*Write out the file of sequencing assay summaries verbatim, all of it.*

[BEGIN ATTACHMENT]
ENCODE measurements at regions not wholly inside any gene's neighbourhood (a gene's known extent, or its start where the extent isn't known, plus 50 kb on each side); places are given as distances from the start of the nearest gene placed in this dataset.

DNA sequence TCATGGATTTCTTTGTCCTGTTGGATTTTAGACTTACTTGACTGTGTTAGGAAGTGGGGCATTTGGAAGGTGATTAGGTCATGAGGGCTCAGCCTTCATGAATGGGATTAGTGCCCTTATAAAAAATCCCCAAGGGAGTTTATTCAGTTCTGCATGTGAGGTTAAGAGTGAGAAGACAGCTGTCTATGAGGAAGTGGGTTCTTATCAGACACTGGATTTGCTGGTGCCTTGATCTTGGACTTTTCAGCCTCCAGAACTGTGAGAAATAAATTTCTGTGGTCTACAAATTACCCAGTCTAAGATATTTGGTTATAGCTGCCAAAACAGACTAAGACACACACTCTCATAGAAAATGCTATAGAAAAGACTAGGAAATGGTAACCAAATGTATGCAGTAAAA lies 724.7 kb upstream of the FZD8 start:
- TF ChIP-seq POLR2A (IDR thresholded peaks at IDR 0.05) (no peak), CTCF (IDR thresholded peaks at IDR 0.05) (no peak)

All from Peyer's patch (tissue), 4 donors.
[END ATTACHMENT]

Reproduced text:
ENCODE measurements at regions not wholly inside any gene's neighbourhood (a gene's known extent, or its start where the extent isn't known, plus 50 kb on each side); places are given as distances from the start of the nearest gene placed in this dataset.

DNA sequence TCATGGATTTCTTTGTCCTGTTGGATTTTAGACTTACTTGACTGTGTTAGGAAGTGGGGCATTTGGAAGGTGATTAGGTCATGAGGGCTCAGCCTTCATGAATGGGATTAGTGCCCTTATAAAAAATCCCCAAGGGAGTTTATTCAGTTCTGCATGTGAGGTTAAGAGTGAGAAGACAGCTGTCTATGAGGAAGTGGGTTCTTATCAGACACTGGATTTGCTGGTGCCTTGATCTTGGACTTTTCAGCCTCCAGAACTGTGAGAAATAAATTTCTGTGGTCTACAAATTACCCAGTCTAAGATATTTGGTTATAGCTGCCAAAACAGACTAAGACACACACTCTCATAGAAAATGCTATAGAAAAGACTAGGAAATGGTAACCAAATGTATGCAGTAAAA lies 724.7 kb upstream of the FZD8 start:
- TF ChIP-seq POLR2A (IDR thresholded peaks at IDR 0.05) (no peak), CTCF (IDR thresholded peaks at IDR 0.05) (no peak)

All from Peyer's patch (tissue), 4 donors.